New local anesthetic delivery system offers longer lasting pain relief, fewer side effects

by | Mar 20, 2024

Hydrogel-based microspheres better control the release of drugs, providing better post-op pain relief and fewer side effects.
A gloved hand holding a syringe.

Researchers have developed an injectable anesthetic delivery system that prolongs pain relief while minimizing side effects. “[We] aimed to develop a local anesthetic sustained-release device that targets a neuron’s ability to adapt to pain with high drug loading, providing better post-operative pain relief and a longer duration with fewer side effects and low opioid consumption,” stated Jingdun Xie, a professor in the Department of Anesthesiology at Sun Yat-sen University’s Cancer Center, and one of the study’s authors.

Local anesthesia blocks sensation in the nerve connected to the specific area being operated on, allowing a patient to be awake during surgery. Although local anesthetics have fewer side effects than general anesthetics and require lower doses of opioids, their effects quickly wear off after a single injection.

Xie and his colleagues were able to extend the pain-relief window of ropivacaine, a well-known local anesthetic, by encapsulating it in a soft polymer material called a hydrogel. The hydrogel was made from hyaluronic acid, a naturally occurring substance in the body that plays a crucial role in keeping tissues lubricated and hydrated.

When hyaluronic acid is linked to form a network-like structure, a shell is created around ropivacaine, forming microspheres. The shell prevents ropivacaine from immediately dissolving when injected, lowering the diffusion rate of the drug and slowing its release.

Improving drug loading and controlled release

According to Xie, the manufacturing process of conventional drug carriers made from other biomaterials such as liposomes tends to be complex. Polymer microspheres or nanoparticles made from polylactic acid or polyesters have low drug-loading capacities because water-soluble drugs are difficult to encapsulate in these water-repelling materials. Their biocompatibility is also poor, meaning they degrade slowly in the body and are likely to trigger the immune system.

Hydrogel-based microspheres can help solve some of these problems. “The hydrogel-based microspheres can achieve a high loading of water-soluble local anesthetics, long-term [controlled] release, and good biosafety due to their unique physicochemical properties and biocompatibility,” Xie said.

Xie and his colleagues prepared the microspheres using microfluidics, a technique that allows small volumes of liquids to be precisely manipulated on a micro-sized chip patterned with channels.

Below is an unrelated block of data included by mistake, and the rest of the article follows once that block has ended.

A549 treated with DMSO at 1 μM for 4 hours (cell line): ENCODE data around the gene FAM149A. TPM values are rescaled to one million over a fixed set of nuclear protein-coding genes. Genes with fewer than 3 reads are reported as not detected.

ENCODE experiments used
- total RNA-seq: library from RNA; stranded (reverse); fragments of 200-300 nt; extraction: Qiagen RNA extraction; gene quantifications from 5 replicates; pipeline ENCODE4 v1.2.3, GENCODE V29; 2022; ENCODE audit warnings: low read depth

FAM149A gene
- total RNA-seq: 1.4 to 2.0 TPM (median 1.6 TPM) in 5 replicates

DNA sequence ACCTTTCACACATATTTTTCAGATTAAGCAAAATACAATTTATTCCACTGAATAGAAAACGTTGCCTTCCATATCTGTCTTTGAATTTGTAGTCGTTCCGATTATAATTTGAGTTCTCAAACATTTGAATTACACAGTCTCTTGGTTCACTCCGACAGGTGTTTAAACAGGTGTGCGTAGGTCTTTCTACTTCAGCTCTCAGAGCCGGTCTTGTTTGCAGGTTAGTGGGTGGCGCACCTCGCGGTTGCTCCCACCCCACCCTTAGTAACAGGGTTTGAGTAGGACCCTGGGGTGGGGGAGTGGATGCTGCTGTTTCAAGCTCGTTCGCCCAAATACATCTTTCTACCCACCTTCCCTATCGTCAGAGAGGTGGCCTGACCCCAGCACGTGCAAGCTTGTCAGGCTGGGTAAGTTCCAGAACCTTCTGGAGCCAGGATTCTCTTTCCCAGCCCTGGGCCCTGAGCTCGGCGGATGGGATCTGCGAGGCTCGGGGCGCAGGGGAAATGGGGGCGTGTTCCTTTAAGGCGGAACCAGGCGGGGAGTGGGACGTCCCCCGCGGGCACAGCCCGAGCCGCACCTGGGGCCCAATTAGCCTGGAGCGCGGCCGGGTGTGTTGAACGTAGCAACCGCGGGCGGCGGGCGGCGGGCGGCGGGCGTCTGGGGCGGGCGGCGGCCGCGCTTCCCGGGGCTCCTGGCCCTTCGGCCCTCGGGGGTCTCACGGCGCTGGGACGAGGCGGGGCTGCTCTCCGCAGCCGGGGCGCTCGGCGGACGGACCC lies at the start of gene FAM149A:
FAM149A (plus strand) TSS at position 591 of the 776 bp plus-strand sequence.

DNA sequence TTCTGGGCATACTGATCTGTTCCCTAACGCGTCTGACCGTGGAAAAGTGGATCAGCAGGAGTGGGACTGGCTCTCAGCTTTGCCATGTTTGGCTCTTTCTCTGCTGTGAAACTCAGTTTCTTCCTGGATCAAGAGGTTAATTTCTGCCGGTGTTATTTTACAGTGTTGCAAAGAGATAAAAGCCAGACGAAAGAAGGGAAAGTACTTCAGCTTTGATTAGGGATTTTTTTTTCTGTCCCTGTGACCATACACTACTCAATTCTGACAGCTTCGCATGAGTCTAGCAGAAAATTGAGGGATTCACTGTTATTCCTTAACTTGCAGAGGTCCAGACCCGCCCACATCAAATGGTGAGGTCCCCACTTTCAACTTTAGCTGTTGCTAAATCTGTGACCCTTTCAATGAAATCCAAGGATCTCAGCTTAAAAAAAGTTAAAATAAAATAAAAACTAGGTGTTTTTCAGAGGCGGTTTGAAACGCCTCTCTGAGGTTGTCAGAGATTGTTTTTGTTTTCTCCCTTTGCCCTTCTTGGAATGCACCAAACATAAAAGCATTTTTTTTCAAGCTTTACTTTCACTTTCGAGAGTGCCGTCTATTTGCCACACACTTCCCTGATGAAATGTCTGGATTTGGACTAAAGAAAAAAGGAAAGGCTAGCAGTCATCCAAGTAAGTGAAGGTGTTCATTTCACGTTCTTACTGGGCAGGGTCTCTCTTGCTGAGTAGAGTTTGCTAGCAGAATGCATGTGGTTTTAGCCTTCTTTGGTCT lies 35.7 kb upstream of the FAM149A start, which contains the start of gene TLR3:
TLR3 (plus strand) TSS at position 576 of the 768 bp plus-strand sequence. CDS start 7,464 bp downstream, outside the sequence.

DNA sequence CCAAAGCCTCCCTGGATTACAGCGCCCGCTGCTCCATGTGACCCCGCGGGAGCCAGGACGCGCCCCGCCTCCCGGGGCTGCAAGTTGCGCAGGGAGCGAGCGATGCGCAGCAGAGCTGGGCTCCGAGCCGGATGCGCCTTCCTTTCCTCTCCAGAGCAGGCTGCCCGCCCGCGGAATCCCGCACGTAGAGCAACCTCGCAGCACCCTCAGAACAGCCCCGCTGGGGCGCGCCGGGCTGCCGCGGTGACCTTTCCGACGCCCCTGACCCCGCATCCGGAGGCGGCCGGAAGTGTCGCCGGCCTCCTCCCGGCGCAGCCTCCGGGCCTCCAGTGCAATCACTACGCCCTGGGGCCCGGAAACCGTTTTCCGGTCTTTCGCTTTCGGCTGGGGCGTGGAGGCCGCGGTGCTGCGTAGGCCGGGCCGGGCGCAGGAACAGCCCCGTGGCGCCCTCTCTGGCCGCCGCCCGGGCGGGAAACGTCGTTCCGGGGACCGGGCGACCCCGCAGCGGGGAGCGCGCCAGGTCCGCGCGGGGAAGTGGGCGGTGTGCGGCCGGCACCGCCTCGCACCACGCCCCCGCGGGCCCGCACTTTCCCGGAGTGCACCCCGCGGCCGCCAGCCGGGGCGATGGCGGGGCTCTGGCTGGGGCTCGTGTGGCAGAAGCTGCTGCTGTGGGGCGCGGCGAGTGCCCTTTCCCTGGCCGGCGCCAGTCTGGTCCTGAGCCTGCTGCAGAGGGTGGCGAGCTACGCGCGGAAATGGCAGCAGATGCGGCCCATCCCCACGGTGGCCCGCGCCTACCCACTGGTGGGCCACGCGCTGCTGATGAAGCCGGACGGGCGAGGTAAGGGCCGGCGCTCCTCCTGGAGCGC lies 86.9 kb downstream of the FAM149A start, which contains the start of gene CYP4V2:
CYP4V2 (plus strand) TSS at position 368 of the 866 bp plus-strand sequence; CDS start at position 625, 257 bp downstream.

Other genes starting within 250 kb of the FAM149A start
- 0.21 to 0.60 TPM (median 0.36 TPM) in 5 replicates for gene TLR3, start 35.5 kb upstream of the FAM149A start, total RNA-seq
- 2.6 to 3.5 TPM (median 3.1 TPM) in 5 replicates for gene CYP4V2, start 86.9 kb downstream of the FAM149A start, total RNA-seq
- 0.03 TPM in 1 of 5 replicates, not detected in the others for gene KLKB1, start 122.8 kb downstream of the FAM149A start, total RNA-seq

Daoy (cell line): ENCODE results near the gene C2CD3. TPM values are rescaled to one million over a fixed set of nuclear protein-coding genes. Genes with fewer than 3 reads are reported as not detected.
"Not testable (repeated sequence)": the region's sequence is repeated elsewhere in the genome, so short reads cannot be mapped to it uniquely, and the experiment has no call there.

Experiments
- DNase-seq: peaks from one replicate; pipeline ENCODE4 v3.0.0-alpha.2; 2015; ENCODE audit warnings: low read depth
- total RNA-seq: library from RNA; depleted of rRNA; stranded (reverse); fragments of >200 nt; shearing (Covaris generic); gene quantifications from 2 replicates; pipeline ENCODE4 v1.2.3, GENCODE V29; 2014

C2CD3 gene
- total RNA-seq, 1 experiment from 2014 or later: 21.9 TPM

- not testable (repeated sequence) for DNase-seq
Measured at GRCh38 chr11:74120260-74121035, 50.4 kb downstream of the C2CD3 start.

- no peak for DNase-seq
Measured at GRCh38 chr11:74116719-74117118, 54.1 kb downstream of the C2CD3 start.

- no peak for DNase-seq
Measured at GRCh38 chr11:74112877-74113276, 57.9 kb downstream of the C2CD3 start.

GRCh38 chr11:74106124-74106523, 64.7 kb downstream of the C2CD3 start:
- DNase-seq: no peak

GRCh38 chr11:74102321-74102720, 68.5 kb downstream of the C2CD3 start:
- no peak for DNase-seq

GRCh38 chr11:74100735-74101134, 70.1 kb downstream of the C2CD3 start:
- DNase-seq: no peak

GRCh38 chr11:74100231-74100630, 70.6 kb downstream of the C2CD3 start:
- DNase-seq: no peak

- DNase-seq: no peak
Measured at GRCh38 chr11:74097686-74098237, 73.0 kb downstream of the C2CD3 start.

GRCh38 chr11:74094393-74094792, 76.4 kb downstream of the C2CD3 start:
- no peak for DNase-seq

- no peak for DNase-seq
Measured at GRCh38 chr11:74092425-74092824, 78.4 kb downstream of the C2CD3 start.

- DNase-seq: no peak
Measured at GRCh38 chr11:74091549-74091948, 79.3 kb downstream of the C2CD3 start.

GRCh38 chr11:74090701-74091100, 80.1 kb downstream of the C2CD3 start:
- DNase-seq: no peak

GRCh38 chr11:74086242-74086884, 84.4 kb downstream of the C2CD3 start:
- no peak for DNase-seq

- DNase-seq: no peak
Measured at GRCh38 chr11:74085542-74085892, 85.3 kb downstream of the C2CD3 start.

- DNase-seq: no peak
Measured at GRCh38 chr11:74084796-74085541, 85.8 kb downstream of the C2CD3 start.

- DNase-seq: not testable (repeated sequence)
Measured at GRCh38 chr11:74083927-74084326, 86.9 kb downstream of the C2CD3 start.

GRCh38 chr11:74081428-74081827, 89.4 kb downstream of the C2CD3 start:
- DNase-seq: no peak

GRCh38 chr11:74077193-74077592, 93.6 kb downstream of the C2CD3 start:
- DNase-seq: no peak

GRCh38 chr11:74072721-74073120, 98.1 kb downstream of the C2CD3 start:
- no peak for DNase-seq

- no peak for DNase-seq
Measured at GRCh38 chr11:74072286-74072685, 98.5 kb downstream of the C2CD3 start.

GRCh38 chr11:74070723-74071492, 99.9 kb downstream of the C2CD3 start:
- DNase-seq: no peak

The microchip contained three inlets and one outlet. Two of these inlets were used to create the core and shell components of the microspheres, known as the “internal” and “external” water phases, while the third inlet contained mineral oil.

“First, the [internal] water phase was sheared by the oil phase to form droplets,” Xie explained. “The overall microsphere size was accurately controlled by adjusting the velocity ratios of the oil and water phases.”

The external water phase contained sodium bicarbonate, which serves to recrystallize ropivacaine hydrochloride into a water-insoluble form of the drug. This “alkalization” step allows more ropivacaine to be loaded into the microspheres and prevents its sudden release.

“In situ alkalization transforms water-soluble ropivacaine hydrochloride into water-insoluble ropivacaine, which is loaded in the hydrogel microspheres, avoiding the rapid release of ropivacaine hydrochloride due to its strong water solubility in a liquid environment,” Xie told us.

Prolonging the effect of ropivacaine

After fabricating the microspheres, Xie and his colleagues formulated an injectable gel composite containing dexmedetomidine, a sedative that has been shown to extend the action time of ropivacaine.

“As neural plasticity is a contributing factor to pain, drug combinations can relieve pain by regulating neural plasticity,” he said. Neural plasticity is the nervous system’s ability to change in response to experiences, including injury.  

“Pain is often caused by neural plasticity alteration, which we call ‘sensitization’,” Xie explained. “Drug combinations prolong the treatment duration and directly target neural plasticity for a long time, contributing to pain relief via sensitization inhibition.”

The researchers tested different formulations of their drug-delivery system in animal models to determine how long it could block sensory and motor nerves.  

They found that the gel composite co-loaded with ropivacaine and dexmedetomidine provided the longest-lasting pain relief. After injecting the gel, nerve sensation was blocked for 36 hours and motor function for 24 hours.

These results are promising, but more work needs to be done to improve the drug carrier’s biodegradability. In its current design, about 60% of the drug carrier degrades in the body after two weeks, so it would take around a month to fully degrade.

“In the future, we need to optimize the material and prepare technology to improve the hydrogel’s degradability to within one week,” Xie said.

Reference: Jingdun Xie et al., Injectable hydrogel delivery system with high drug loading for prolonging local anesthesia, Advanced Science (2024). DOI: 10.1002/advs.202309482

Feature image credit: Mika Baumeister on Unsplash

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